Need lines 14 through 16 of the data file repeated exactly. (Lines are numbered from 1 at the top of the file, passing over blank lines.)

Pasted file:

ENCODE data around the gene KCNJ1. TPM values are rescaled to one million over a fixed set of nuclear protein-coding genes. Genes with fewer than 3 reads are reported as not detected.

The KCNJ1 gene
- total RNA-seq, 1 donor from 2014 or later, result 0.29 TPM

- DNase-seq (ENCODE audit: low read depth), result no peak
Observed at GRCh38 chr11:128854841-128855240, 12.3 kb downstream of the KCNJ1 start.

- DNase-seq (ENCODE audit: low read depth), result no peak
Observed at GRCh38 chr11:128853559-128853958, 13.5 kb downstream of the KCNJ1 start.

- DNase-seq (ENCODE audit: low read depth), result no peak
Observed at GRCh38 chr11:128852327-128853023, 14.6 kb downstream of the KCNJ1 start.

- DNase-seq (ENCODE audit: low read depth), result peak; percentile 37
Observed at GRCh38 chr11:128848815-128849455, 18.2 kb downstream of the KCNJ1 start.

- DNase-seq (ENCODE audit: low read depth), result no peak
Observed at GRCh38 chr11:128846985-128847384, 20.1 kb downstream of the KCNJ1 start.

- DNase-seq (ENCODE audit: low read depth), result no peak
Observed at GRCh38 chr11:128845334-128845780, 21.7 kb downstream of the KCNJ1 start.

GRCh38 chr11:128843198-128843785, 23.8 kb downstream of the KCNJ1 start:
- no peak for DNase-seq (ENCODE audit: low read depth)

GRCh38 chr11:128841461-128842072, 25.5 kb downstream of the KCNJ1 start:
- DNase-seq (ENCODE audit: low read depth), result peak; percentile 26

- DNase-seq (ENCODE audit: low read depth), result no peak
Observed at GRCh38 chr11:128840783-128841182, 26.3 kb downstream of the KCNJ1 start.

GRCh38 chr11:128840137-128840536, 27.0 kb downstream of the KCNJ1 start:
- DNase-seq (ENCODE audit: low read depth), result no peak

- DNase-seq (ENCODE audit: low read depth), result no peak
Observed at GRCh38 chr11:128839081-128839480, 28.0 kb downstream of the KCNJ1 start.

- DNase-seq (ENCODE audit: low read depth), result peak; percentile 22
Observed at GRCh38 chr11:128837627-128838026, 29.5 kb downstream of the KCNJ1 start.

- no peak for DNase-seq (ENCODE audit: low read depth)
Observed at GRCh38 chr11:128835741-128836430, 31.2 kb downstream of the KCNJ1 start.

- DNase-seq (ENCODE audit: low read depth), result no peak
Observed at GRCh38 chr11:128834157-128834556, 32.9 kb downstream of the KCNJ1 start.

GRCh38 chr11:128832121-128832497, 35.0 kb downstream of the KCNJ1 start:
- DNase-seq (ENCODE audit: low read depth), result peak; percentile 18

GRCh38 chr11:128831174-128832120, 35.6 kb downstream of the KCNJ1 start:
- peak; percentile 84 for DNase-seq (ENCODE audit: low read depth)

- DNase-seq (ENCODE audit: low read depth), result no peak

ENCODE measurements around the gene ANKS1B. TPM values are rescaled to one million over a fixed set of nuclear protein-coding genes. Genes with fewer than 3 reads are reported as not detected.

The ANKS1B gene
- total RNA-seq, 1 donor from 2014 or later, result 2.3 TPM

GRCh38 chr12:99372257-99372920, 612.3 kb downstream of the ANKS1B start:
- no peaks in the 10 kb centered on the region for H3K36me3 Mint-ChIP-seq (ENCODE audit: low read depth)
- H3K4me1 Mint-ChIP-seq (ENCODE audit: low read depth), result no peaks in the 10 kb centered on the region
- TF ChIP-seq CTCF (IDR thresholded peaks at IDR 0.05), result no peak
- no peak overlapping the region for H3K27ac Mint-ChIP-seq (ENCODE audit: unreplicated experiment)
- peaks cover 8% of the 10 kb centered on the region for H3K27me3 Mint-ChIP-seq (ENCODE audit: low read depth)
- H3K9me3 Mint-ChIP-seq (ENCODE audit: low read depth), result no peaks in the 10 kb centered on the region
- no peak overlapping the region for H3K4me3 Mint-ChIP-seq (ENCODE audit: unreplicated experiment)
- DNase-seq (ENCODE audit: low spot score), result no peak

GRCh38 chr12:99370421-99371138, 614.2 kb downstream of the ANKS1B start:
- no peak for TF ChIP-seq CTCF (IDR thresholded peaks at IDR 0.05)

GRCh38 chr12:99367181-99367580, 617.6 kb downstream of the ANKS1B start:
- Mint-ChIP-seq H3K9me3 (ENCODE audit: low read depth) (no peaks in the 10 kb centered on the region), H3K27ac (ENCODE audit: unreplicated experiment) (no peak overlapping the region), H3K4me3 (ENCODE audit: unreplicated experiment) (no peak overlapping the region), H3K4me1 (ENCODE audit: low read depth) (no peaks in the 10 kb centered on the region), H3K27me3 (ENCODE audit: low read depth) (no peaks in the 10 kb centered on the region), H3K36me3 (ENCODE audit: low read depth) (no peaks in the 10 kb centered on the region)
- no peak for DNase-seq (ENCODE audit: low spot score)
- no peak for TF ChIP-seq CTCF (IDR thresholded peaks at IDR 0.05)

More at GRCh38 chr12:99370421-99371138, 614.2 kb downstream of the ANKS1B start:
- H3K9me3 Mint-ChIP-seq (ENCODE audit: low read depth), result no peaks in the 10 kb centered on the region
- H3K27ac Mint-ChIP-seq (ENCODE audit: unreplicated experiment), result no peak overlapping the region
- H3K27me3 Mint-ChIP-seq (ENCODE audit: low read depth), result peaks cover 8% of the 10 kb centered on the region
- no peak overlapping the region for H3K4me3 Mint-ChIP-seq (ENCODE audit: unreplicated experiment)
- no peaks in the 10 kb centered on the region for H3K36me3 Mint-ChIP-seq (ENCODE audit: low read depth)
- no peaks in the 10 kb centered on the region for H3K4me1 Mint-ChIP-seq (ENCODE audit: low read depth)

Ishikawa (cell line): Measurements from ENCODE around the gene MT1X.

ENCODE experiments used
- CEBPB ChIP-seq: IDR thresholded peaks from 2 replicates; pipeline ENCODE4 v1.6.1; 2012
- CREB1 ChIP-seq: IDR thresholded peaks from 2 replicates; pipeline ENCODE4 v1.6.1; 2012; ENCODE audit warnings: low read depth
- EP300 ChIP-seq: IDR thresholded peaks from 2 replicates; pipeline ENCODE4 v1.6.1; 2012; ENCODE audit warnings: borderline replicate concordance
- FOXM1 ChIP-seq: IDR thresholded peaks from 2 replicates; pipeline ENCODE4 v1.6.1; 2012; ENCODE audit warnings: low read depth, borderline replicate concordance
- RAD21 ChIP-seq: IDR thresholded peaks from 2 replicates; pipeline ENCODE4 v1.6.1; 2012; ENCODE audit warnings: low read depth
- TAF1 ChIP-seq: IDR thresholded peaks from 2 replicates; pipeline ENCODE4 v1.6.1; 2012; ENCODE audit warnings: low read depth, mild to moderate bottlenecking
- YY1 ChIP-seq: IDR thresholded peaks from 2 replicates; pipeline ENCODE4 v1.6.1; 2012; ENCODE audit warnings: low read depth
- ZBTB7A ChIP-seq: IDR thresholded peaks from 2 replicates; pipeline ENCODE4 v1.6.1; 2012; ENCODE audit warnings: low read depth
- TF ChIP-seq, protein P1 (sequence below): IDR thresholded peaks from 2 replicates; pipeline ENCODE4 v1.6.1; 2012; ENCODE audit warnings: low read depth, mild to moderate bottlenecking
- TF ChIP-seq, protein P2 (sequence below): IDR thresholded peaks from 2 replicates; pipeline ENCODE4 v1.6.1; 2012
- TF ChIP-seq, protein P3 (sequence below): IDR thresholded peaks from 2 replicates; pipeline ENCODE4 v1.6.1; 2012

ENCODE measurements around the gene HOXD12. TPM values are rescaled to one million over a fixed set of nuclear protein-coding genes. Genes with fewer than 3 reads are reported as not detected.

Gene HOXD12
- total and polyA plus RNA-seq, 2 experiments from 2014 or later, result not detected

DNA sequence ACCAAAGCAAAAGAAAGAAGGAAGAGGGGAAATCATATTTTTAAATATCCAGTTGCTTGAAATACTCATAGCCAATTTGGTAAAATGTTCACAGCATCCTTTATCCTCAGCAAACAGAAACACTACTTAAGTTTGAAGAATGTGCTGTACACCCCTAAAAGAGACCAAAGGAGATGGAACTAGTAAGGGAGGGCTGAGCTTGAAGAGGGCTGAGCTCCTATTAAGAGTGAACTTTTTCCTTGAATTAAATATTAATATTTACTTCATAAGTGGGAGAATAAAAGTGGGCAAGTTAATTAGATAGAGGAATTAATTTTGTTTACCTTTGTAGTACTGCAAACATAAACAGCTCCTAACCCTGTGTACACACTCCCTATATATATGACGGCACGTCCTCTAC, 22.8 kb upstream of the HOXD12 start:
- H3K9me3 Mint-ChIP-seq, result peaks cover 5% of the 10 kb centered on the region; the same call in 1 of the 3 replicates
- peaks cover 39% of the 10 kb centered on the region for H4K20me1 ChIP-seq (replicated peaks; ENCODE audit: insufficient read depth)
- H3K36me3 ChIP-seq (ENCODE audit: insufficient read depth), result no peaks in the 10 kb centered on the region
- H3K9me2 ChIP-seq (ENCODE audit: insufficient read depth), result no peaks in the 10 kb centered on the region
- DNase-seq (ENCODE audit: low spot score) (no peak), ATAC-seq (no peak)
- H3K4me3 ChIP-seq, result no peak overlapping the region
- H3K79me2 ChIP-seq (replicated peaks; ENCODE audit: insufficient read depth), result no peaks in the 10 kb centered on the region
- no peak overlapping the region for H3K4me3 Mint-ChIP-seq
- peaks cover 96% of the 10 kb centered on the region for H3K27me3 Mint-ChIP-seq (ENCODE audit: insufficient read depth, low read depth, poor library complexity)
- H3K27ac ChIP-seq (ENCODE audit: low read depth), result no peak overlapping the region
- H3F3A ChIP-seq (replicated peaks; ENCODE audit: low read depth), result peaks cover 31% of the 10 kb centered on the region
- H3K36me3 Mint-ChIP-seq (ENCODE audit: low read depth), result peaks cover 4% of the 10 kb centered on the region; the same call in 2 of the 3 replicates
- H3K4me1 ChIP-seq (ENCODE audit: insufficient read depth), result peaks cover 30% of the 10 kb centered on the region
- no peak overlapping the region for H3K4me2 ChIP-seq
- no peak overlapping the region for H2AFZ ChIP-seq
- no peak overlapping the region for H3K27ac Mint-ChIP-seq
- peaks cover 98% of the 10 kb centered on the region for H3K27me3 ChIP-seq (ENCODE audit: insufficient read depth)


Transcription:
- DNase-seq (ENCODE audit: low read depth), result no peak
Observed at GRCh38 chr11:128845334-128845780, 21.7 kb downstream of the KCNJ1 start.

GRCh38 chr11:128843198-128843785, 23.8 kb downstream of the KCNJ1 start: